appears to have been placed on mobility.

 

The only two players picked directly out of Europe were the
first two selections made by the Penguins, Malkin and Salmonsson, although
Sersen and Ihnacak are both Europeans picked from playing in North
America. There was a tendency to lean
towards prospects which won’t be ready for several years as well, with three
players (Goligoski, Gifford, and Peluso) all being selected directly out of the
USHSW and Johnson coming from the AJHL meaning at least four players will
either be playing in the USHL or as freshman in the NCAA next season. The team drafted four players out of the CHL
and their final two picks came from the NCAA.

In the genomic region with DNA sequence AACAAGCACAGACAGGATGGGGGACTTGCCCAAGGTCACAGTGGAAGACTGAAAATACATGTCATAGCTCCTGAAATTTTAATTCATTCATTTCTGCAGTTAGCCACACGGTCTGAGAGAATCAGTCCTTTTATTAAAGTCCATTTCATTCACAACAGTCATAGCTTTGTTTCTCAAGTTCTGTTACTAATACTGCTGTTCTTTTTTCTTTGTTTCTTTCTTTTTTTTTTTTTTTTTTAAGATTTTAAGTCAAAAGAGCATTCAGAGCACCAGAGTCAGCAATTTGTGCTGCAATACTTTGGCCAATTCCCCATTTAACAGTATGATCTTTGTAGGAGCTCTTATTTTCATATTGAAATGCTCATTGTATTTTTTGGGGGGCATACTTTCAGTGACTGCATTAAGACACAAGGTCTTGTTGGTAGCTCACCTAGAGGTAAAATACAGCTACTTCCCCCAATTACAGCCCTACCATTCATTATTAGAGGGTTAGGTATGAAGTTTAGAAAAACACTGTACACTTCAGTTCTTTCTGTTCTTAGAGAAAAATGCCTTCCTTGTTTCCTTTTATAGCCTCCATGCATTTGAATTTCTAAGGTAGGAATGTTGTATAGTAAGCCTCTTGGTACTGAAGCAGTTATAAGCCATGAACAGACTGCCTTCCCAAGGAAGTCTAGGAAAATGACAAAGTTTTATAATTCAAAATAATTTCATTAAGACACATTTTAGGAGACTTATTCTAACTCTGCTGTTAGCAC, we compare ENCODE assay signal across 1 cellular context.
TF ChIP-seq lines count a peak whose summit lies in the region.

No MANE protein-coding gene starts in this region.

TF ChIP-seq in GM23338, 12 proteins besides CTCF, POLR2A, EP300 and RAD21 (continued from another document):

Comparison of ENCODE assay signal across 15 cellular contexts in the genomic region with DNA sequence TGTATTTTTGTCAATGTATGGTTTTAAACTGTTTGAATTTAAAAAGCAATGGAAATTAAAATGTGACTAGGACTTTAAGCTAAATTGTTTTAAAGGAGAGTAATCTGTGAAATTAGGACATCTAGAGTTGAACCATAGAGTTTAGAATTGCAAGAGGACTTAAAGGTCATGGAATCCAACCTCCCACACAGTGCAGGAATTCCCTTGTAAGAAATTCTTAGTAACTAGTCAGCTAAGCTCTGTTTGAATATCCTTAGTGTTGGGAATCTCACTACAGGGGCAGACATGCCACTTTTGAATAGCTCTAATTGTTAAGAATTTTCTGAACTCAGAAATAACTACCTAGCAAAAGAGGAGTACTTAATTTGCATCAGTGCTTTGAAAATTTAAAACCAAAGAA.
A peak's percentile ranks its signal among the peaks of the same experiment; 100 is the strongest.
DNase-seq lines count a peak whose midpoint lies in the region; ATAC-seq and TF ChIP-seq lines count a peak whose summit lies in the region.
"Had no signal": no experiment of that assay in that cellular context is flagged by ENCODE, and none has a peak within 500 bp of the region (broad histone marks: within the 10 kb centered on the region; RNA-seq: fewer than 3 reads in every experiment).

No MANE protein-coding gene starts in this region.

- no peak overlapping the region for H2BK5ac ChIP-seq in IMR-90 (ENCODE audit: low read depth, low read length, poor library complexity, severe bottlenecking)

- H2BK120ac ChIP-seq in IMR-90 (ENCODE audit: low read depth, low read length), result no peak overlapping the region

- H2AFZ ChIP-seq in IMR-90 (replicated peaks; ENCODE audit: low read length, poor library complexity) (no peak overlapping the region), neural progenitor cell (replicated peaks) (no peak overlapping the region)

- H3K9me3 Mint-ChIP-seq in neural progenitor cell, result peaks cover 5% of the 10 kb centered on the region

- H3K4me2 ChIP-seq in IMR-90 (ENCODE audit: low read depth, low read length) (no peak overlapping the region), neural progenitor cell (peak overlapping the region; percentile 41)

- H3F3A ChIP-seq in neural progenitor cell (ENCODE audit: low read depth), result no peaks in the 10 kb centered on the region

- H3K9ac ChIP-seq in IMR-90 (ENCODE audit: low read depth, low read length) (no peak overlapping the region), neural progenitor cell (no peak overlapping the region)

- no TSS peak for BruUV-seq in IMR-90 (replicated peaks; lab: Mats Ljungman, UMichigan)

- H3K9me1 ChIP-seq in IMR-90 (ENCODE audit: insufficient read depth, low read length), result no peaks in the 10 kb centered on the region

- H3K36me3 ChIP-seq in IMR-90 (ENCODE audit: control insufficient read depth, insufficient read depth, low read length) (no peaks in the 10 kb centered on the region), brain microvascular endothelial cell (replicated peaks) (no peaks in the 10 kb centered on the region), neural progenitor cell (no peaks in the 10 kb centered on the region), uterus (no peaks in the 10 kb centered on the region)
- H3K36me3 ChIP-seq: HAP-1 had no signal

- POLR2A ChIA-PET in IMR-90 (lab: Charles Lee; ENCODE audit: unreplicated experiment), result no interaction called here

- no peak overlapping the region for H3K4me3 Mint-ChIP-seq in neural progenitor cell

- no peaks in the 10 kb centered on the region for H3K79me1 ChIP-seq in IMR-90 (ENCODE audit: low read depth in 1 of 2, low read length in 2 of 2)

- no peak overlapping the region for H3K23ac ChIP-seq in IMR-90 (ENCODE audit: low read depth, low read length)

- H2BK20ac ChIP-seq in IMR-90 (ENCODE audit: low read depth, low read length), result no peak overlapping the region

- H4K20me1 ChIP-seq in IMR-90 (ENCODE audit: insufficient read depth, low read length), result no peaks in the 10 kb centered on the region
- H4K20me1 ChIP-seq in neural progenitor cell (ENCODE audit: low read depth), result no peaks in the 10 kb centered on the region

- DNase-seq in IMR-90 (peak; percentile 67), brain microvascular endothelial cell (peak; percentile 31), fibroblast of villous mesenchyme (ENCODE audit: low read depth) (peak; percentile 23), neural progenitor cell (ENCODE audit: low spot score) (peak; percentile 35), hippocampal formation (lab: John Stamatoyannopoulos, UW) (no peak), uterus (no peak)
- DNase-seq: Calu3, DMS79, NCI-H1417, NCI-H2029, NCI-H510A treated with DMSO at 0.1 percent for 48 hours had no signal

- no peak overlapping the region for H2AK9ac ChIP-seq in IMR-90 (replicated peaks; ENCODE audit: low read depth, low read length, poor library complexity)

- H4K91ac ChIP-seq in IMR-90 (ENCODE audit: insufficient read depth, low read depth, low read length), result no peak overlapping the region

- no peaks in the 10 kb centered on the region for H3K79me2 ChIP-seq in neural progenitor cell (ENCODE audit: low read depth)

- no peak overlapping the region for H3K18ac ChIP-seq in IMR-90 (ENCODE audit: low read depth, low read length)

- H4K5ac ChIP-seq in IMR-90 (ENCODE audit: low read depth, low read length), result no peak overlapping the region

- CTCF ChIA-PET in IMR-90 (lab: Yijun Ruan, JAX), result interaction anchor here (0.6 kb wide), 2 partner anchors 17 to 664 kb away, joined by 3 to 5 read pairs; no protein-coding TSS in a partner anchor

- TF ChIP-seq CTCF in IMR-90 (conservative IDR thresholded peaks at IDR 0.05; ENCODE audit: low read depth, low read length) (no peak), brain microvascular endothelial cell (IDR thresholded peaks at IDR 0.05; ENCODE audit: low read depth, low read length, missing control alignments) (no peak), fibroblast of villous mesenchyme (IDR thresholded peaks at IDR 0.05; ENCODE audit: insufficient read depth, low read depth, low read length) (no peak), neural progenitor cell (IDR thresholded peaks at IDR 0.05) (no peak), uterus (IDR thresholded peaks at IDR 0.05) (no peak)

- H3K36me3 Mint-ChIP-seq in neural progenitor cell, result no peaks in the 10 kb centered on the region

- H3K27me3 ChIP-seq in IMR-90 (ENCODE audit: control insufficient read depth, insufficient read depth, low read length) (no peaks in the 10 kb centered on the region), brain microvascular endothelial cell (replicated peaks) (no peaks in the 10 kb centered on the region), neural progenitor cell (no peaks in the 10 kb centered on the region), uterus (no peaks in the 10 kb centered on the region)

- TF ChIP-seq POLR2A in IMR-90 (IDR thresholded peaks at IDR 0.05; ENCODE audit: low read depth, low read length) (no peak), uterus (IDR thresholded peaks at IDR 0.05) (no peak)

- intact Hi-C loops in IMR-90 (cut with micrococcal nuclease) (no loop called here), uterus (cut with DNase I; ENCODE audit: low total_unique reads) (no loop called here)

In the late rounds of the draft the Penguins did well to
select players with relatively high levels of potential, grabbing a few players
that slipped in the draft or those that had high skill levels and were passed
over for reasons such as size, in hopes that the young players will grow.

 

Overall it was a good draft for the 2004 system as they
picked players which addressed the primary concern of the organization:
offense. However, none of the players
picked are expected to suit up for the Penguins during the 2004-05 season, and
only Malkin has a real chance to play with the team in 2005-06. The Penguins are going to have to wait a few
years to see the results of this draft, but the potential is there for this to
be remembered as a very good draft for the organization.

 

DJ Powers, Eugene Belashchenko, Johan Nilsson, Eric J. Welsh, and Eric
Forest contributed to this report.